“Bullspit!” That’s what many people have been saying all week regarding Steelers quarterback Ben Roethlisberger’s interview with KDKA’s Bob Pompeani last Monday.
You know the interview I’m talking about, right? The one where he said he was deeply sorry for his actions that caused the rift with Antonio Brown, the guy who, to quote Roethlisberger: ‘made me who I am.’
Roethlisberger said he and Brown were great friends, and that he’s so sorry things between them have gotten to the point where the receiver now has so much contempt for the quarterback, his former buddy, friend, pal.
Roethlisberger wasn’t sincere, was he? I sure didn’t think so when I discussed the interview with my really good friend, Bryan Anthony Davis, on our weekly podcast, The Steelers Hangover.
Obviously, unlike Roethlisberger, I’m genuine, so when I say Bryan is my really good friend, I mean it. But Big Ben and AB really good friends? Big Ben was being his usual disingenuous self. The whole part about Brown making Roethlisberger who he is today. Yeah, right, Roethlisberger, the man who earned his second Super Bowl ring while Brown was still at Central Michigan.
Give me a break.
Don’t get me wrong, as I told Bryan last Monday evening, I was really glad Roethlisberger took the high road and didn’t add any more negative fuel to the on-going fire that has been No. 84 since 2018 turned into 2019, but there was no way I thought the soon to be 16-year veteran quarterback was being honest with Pompeani.
What about the part where Roethlisberger said he reached out to Brown (“Tone”) several times since their rift began and was saddened by a lack of a response? Total bull, right? At least that’s what a really awesome new caller to our show said about that when he talked to Bryan and me last Monday night around 10:30 p.m.
Another person who, like the caller to the Hangover on Monday, didn’t buy Roethlisberger’s story, was ESPN’s Marcus Spears, a former NFL player who out and out called the Steelers quarterback a ‘liar’ regarding the health of his relationship with Brown toward the end of the 2018 season.
Moving on to receiver JuJu Smith-Schuster and some of the things he said on Wednesday during OTAs. In a rather mature interview session with reporters (at least on the surface, hint, hint), Smith-Schuster said, among other things, that he’d sacrifice individual success for team goals. He also said he’d be available to reporters without restrictions in 2019.
Again, very mature. Or maybe it was all a dig at Brown, especially the quote, courtesy of the Trib’s Joe Rutter, where Smith-Schuster said, “I’m not going to be an a**hole.”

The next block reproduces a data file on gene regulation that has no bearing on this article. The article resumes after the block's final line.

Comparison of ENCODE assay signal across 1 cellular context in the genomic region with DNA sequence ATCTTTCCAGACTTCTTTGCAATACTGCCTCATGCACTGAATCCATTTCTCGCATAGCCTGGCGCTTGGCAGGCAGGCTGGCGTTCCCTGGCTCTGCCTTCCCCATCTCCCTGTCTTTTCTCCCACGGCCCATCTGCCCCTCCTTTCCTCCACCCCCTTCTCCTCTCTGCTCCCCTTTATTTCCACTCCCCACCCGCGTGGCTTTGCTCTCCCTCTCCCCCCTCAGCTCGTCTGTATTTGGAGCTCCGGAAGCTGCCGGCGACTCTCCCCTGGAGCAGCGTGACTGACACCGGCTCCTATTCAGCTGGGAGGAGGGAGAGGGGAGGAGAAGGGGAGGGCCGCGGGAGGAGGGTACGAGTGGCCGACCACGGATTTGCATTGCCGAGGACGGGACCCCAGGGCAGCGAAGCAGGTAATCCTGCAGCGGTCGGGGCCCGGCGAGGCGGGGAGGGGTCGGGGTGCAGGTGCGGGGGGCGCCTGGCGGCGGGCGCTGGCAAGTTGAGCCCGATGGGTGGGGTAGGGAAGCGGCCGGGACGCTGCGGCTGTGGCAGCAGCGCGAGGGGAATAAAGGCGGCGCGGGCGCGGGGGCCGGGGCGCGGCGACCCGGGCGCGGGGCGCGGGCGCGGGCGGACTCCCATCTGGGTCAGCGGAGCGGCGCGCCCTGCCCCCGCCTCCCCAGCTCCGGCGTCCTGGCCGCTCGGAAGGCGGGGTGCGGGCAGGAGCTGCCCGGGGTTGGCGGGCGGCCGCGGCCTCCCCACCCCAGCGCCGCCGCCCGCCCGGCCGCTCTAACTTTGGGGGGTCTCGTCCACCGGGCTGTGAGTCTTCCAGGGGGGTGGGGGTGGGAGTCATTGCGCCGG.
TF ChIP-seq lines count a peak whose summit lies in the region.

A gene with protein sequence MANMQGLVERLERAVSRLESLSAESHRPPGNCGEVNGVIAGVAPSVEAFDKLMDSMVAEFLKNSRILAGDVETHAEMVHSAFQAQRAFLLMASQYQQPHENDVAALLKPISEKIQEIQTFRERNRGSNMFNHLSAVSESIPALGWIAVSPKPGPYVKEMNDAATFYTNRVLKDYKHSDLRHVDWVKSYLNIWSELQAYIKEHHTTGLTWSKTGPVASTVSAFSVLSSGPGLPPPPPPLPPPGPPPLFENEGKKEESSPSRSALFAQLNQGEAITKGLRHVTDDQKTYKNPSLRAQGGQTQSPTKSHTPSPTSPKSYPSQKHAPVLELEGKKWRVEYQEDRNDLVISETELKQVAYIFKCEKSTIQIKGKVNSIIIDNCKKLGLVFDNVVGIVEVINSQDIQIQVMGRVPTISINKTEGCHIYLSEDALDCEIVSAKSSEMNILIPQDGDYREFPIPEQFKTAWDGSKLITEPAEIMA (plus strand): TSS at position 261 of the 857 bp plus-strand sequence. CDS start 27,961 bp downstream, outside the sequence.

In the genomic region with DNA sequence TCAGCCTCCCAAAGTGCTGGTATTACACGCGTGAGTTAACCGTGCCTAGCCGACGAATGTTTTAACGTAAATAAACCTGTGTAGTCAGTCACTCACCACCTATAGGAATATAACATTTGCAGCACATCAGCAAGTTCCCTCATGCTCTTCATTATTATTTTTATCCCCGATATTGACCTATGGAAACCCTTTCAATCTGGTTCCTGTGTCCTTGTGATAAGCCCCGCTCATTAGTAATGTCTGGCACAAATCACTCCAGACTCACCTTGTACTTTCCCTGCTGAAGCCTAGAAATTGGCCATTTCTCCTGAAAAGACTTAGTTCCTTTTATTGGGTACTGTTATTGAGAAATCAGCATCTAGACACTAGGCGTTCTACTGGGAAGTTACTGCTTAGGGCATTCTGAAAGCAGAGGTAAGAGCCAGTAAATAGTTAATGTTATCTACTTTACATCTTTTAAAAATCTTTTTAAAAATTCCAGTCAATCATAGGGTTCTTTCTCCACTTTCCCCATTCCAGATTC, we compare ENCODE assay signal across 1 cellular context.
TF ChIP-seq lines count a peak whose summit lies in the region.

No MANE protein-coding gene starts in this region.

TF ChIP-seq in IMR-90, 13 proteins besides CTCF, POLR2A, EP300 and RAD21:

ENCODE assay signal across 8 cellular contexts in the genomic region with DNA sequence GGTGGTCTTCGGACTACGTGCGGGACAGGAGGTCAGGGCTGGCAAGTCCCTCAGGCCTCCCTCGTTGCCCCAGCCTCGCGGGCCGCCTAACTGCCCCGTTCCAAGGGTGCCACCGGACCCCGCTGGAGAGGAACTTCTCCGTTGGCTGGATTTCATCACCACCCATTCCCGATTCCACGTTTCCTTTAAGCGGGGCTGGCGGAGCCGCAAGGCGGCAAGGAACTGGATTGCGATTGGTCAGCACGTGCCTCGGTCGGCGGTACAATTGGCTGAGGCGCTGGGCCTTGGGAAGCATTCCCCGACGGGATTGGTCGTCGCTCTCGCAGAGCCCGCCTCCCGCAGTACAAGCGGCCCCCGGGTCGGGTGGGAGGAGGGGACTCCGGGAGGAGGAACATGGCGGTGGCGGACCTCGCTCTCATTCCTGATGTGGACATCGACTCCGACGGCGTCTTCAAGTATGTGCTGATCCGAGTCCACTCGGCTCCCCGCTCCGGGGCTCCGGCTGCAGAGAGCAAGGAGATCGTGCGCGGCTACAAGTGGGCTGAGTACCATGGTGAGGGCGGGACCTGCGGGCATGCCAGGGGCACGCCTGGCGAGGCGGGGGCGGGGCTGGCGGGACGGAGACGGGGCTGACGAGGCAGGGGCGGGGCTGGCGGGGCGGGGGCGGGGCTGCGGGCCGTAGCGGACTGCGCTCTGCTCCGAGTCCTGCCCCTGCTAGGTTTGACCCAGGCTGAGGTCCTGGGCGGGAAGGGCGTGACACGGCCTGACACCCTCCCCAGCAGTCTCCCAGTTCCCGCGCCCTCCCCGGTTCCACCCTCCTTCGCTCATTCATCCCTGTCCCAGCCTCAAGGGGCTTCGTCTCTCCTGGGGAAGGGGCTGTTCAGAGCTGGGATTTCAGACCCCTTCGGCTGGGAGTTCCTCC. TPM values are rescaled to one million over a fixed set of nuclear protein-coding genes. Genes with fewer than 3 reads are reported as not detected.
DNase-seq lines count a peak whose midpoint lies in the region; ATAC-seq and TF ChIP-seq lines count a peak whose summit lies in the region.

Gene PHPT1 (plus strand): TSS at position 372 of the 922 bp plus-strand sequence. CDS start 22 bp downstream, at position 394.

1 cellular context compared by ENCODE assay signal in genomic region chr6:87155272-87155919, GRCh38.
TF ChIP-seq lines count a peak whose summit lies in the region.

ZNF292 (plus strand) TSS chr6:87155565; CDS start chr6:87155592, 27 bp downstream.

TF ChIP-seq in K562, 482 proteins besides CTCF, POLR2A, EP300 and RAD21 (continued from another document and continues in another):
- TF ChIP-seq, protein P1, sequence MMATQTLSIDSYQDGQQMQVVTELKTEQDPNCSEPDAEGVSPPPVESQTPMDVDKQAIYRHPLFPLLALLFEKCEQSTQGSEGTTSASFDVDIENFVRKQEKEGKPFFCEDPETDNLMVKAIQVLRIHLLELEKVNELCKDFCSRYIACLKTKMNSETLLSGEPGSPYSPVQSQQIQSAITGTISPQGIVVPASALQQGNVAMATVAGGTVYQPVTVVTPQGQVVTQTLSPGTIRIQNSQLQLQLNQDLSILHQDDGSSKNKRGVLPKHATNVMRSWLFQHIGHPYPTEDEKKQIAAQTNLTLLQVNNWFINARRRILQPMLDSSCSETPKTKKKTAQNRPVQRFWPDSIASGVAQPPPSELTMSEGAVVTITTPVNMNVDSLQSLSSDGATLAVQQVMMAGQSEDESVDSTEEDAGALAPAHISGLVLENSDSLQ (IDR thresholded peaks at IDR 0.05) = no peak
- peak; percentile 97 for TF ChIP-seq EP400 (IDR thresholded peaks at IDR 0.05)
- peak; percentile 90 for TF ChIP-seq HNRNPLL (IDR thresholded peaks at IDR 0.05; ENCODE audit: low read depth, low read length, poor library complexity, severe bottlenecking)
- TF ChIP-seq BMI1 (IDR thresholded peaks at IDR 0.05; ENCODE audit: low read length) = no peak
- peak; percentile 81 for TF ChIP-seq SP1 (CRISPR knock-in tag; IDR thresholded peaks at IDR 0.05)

At least that’s what Steelers beat reporter Mark Kaboly from The Athletic inferred when he Tweeted another quote: “JuJu Smith-Schuster took the high road with most of his comments today but toss, IMO, a little dart at Antonio Brown: “'I will take 5 catches for 30 yards and win the game than have 10 catches, two touchdowns.'"
Kaboly quickly drew the ire of Steelers linebacker Bud Dupree who Tweeted:”Here u go tryna start beef fat boy leave the past alone.”
A bunch of people came to Kaboly’s defense after Dupree's rather tasteless—and very immature—comments to a reporter that he has to actually be around on a regular basis.
How dare Bud, right? Obviously, JuJu was going after AB with his comments, especially the a-hole part.
Speaking of insincere, that’s what I’ve mostly been up to this point regarding my opinion on the sincerity of both Roethlisberger and Smith-Schuster.
Was Roethlisberger being genuine regarding his feelings toward Brown? Was JuJu covertly taking shots at Brown when he said all of those nice things on Wednesday?
It doesn’t matter what I think. It doesn’t matter what Mark Kaboly thinks. It doesn’t matter what Marcus Spears thinks. The point is, these two guys said all of the right things.
And while Dupree was rather crude and, quite frankly, stupid for his fat-shaming of Kaboly, he was right about one thing: what’s up with everyone trying to start beef out of thin air?
Haven’t Steelers players provided us with enough negative quotes in recent years to write an entire book? Haven’t the fans and the media been pretty darn adamant about these guys either staying off of social media or at least acting mature while engaging with others on various platforms?
When a player says something negative, we take it at face-value. We don’t bother to speculate. We don’t even try to spin it. “That fool was being negative,” we all say.
But when a player says something positive, we say he’s full of it? We call him a liar?
If anyone’s full of it, it’s the people—including yours truly—questioning the sincerity of Roethlisberger, of Smith-Schuster.
Finally, everyone has been dying for the Steelers to say the right things, to act the right way.
They have been lately. Let’s stop spinning positives into negatives.